This part of the examination is difficult, and findings are not always reproducible. The tests are crude, and the results are dependent on the cooperation of and interpretation by the patient.
Sensory findings are always subjective. A painless ulcer on the sole of an anesthetic foot or a cigarette burn on the edge of the middle finger are objective signs, but their significance rests on what the patient says about them.
Sensory symptoms depend on the vocabulary and intelligence of the patient. Descriptions such as "numb," "tingling," "prickling," "asleep," and "like dental anesthetic coming out" are the most common. The rare patient says "The part is dead; there is no feeling in it at all." Others say that the part (eg, the side of the face) is normal or unremarkable if it is not touched but feels different when he shaves, for example.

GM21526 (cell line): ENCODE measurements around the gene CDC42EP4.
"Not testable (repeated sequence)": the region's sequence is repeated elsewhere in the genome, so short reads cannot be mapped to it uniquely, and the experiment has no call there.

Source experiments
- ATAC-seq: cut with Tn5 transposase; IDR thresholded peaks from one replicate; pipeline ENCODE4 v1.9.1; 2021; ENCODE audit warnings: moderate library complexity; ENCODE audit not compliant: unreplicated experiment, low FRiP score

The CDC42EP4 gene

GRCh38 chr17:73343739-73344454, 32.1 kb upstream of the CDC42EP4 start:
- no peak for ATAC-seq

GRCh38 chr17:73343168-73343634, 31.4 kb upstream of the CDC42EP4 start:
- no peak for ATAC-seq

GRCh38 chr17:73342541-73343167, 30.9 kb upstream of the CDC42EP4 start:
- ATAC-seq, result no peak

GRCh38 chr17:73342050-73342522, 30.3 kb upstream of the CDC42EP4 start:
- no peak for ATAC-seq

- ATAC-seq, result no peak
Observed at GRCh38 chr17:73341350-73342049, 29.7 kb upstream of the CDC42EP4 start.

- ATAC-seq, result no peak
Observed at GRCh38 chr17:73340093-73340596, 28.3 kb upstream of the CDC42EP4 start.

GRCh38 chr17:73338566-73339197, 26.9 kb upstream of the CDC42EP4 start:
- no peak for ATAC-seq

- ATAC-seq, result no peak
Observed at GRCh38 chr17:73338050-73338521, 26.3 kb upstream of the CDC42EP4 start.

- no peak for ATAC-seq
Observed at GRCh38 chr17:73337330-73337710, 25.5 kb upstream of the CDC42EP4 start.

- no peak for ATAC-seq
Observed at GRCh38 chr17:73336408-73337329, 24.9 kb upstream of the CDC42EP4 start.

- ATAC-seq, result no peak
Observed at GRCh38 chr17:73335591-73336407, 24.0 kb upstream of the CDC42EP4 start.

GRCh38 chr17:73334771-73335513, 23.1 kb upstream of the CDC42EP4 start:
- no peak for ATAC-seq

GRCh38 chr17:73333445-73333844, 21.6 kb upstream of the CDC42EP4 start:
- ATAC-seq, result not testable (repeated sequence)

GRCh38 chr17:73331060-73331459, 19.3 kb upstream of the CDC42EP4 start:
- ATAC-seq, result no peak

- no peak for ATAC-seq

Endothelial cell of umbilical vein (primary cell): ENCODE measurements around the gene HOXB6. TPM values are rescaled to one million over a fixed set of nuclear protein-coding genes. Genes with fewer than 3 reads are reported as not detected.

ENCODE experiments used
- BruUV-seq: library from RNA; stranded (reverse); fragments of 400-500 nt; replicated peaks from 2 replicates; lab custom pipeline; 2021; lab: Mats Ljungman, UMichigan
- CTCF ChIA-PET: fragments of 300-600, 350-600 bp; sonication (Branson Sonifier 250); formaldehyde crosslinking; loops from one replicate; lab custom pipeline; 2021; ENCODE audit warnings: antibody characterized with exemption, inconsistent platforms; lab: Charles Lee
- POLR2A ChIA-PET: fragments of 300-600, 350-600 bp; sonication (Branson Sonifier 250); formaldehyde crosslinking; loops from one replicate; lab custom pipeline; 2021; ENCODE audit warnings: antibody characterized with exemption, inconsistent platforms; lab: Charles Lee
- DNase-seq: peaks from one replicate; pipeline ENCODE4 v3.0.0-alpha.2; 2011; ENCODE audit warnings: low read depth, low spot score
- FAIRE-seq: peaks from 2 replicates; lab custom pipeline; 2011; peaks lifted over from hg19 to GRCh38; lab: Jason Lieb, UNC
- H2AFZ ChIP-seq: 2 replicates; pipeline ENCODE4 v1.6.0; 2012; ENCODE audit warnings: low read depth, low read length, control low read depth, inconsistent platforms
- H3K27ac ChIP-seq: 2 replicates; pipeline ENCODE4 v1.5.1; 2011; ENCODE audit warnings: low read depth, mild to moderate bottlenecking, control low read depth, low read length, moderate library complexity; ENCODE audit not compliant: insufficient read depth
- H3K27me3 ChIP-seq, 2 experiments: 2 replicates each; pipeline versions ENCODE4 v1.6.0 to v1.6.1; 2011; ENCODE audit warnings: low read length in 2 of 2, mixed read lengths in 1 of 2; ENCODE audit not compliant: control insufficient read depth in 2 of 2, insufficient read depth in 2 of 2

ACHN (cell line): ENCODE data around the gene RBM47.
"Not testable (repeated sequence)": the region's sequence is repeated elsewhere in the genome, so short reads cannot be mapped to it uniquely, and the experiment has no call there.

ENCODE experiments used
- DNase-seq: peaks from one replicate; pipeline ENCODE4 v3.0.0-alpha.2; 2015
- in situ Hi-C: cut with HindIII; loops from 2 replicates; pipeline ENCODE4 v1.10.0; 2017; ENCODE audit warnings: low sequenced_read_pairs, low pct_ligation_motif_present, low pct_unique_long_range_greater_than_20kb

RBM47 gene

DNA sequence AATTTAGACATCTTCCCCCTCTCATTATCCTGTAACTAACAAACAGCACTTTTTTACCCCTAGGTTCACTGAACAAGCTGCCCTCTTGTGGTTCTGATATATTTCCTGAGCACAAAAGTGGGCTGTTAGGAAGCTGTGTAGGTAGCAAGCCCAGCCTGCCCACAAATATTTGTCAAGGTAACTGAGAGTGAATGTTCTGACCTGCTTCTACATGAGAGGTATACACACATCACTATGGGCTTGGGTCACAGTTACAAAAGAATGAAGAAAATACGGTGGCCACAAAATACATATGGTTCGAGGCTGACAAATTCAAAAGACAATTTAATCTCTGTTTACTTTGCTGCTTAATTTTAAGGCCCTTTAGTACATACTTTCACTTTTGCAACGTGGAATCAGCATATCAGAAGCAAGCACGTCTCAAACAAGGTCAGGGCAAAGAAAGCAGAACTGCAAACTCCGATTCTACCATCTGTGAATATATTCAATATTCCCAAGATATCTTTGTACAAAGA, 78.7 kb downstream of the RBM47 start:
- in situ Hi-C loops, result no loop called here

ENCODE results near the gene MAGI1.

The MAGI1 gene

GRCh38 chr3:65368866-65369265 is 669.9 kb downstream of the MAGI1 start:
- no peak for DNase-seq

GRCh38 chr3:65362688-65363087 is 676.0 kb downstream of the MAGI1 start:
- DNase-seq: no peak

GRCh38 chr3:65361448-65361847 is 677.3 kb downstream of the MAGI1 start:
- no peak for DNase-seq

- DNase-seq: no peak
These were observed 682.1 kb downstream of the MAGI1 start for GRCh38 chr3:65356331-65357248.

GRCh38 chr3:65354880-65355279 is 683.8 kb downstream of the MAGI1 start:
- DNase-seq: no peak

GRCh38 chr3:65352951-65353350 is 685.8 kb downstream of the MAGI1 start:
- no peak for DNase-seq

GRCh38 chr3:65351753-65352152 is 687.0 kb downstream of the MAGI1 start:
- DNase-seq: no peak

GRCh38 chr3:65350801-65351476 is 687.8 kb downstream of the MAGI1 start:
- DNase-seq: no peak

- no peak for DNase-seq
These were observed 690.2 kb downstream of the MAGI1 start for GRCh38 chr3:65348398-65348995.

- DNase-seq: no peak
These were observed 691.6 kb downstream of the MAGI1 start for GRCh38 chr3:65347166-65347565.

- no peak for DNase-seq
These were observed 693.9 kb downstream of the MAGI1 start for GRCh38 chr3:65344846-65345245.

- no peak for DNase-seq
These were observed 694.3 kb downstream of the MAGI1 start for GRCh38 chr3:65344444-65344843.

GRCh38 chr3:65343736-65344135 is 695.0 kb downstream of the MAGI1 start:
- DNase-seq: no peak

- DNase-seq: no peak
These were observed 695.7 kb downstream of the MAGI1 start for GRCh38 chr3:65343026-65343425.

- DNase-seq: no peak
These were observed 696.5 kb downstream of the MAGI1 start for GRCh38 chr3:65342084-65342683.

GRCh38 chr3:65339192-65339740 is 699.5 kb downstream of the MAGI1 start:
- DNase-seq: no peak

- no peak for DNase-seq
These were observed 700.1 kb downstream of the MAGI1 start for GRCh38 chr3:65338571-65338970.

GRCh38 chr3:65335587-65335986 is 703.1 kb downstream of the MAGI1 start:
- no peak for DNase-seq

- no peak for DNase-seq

More subtle sensory symptoms are descriptions such as "My fingers [or toes] feel swollen like sausages," "The skin is too tight," or "I feel as though I have tight gloves on all the time."
Symptoms in the lower limbs may be described in this way: "I feel as though I'm walking on cotton wool" (possibly a posterior column lesion) or "My shoes are full of small stones; my feet are on fire" (a possible peripheral nerve lesion) as well as the more usual descriptions of numbness, tingling, and prickling. The proximal pain and peripheral paresthesia clue—"I have pain in my shoulder and down the back beside my shoulder blade and my little finger is asleep"—clearly tells you where the sensory signs should be.
When you hear these symptoms, examine the part in more detail and, if necessary, examine only the symptomatic area the next day.
The patient with no sensory complaints (including pain) and nothing in his history to suggest a disturbance of sensation should have a sensory examination lasting 5 min, consisting of the following:
• Touch and pain sensation over the face (always the corneas), hands, feet, and trunk
• Vibration sense and joint passive movement sense in the fingers and toes
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